Finweek - English

RISING FROM THE ASHES

this April, straight-talking Aussie Mark Cutifani will have been at the helm of Anglo American for seven years, a year longer than at AngloGold Ashanti, which he joined in 2007, and outlasting the ‘generation’ of CEOs who in 2013 joined but have since left Anglo’s most commonly-cited competitors – BHP and Rio Tinto.

Cutifani may even see off Ivan Glasenberg, provided the Glencore boss backs up recent hints that 2020 will be his last year in charge at the Swiss minerals trading and mining firm.

“I’m young and feeling energetic,” says Cutifani when asked by finweek if retirement had crossed his mind lately. “I have a good relationship with the board. We continue to think about the future, but there are no plans for me to go in the immediate term.”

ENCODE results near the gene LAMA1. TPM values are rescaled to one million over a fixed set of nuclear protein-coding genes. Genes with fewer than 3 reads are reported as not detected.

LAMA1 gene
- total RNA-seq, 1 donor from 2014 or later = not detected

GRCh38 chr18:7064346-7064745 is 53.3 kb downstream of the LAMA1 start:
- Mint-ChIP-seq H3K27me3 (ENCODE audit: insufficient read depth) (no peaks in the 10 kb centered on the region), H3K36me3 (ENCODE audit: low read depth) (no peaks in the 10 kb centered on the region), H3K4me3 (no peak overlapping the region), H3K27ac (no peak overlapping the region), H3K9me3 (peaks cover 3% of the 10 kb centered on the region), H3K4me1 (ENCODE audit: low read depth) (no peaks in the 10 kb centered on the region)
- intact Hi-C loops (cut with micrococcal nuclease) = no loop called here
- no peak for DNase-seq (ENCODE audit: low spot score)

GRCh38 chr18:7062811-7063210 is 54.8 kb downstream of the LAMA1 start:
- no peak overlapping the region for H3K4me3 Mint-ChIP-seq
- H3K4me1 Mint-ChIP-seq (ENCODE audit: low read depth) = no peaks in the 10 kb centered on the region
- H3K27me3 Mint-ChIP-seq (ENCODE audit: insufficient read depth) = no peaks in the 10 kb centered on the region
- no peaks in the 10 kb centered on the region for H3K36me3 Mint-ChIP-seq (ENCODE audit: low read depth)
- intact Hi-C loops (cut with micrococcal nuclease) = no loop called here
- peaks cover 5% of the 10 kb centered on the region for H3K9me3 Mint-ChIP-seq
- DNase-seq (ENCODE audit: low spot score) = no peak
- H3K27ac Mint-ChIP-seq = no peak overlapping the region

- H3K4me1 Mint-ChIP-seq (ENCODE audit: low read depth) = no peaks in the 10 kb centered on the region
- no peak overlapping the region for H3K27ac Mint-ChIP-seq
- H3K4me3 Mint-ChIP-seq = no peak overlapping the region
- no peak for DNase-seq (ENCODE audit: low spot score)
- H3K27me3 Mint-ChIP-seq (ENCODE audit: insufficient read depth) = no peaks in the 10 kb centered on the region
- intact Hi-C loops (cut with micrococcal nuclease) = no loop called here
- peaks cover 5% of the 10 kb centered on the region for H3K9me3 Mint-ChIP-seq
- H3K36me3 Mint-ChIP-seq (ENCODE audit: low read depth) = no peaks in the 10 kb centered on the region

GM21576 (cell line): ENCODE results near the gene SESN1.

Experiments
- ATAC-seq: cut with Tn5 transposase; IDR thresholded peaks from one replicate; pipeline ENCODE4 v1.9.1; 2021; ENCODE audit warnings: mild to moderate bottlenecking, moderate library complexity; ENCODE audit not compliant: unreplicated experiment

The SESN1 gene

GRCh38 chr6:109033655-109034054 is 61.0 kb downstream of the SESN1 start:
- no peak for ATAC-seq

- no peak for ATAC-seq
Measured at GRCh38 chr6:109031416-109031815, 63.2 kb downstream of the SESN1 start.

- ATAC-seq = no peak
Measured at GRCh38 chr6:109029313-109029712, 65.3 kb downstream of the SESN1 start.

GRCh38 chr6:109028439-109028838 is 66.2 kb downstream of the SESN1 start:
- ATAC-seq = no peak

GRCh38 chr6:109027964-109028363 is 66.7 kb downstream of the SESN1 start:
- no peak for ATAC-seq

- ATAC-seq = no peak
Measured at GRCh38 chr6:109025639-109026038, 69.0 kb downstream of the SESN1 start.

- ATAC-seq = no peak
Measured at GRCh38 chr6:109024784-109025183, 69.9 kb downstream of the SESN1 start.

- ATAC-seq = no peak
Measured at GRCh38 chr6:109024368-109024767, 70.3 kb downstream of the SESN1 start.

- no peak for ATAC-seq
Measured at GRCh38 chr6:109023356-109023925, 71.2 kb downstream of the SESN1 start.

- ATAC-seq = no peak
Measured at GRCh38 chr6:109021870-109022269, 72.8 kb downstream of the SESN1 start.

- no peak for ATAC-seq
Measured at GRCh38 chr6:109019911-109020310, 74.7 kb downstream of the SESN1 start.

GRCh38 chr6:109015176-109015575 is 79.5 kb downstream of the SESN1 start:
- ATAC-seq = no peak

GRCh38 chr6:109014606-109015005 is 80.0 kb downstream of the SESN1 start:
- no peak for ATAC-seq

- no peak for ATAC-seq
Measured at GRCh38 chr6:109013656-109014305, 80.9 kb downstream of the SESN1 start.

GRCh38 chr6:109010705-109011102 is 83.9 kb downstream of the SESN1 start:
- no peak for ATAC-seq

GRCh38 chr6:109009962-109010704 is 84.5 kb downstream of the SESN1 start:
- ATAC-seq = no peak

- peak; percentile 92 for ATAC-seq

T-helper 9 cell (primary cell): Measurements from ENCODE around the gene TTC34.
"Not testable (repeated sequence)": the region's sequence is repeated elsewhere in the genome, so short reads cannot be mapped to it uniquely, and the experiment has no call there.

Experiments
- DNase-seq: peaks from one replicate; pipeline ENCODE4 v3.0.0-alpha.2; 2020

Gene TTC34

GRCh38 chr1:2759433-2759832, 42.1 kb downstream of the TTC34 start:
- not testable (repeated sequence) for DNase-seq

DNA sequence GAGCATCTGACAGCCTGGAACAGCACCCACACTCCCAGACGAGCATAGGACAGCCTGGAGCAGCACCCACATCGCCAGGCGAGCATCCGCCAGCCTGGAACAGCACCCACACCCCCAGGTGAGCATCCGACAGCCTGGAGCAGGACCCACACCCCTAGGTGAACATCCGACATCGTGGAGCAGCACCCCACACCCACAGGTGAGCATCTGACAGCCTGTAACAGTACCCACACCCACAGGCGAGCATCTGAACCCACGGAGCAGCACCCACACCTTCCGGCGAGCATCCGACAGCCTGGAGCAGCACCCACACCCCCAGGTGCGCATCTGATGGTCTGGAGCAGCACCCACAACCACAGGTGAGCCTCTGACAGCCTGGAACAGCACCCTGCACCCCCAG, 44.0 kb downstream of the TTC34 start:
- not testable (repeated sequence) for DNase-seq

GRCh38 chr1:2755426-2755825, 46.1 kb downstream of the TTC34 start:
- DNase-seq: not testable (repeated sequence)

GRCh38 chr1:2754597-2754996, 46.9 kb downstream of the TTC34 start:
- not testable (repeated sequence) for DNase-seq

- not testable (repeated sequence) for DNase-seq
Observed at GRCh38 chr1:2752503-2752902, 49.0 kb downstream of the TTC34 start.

Cutifani’s longevity is a remarkable achievement for a CEO at a major mining company, especially one that’s been on Anglo’s kind of rollercoaster. The company’s shares slumped to R55 apiece in 2016 as commodity prices bottomed out, following a decade of unsaddled, head-over-heels supply growth that burdened balance sheets and earned the world’s mining sector a reputation for wasteful capital spending.

Until the coronavirus (Covid-19) crisis struck, however, Anglo’s stock was at R415 a share, challenging its latest five-year high achieved in January.

Analysts like the fact Anglo has delivered on its promises. Despite an 18-month stutter during 2015-2016 in which Cutifani toyed with the sale of the firm’s South African iron ore- and thermal coal-producing companies – Kumba Iron Ore and Anglo Coal – before changing his mind,

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